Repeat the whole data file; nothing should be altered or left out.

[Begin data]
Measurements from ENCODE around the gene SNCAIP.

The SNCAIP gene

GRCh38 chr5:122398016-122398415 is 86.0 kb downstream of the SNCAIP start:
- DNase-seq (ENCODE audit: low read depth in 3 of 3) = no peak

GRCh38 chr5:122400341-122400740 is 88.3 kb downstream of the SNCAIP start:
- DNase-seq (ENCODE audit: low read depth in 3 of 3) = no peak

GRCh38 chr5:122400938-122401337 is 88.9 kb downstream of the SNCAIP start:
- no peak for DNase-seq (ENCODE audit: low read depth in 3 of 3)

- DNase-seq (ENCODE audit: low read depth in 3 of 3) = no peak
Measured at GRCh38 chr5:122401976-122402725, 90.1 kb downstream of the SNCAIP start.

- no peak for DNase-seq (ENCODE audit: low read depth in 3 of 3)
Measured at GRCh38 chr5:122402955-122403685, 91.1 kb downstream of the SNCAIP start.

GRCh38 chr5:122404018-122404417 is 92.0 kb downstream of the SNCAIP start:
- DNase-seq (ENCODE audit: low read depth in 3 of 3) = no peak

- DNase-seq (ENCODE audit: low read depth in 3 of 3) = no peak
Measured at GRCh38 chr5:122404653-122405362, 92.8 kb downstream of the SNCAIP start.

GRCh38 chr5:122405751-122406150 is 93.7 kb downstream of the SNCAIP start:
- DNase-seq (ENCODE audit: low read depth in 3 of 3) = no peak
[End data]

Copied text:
Measurements from ENCODE around the gene SNCAIP.

The SNCAIP gene

GRCh38 chr5:122398016-122398415 is 86.0 kb downstream of the SNCAIP start:
- DNase-seq (ENCODE audit: low read depth in 3 of 3) = no peak

GRCh38 chr5:122400341-122400740 is 88.3 kb downstream of the SNCAIP start:
- DNase-seq (ENCODE audit: low read depth in 3 of 3) = no peak

GRCh38 chr5:122400938-122401337 is 88.9 kb downstream of the SNCAIP start:
- no peak for DNase-seq (ENCODE audit: low read depth in 3 of 3)

- DNase-seq (ENCODE audit: low read depth in 3 of 3) = no peak
Measured at GRCh38 chr5:122401976-122402725, 90.1 kb downstream of the SNCAIP start.

- no peak for DNase-seq (ENCODE audit: low read depth in 3 of 3)
Measured at GRCh38 chr5:122402955-122403685, 91.1 kb downstream of the SNCAIP start.

GRCh38 chr5:122404018-122404417 is 92.0 kb downstream of the SNCAIP start:
- DNase-seq (ENCODE audit: low read depth in 3 of 3) = no peak

- DNase-seq (ENCODE audit: low read depth in 3 of 3) = no peak
Measured at GRCh38 chr5:122404653-122405362, 92.8 kb downstream of the SNCAIP start.

GRCh38 chr5:122405751-122406150 is 93.7 kb downstream of the SNCAIP start:
- DNase-seq (ENCODE audit: low read depth in 3 of 3) = no peak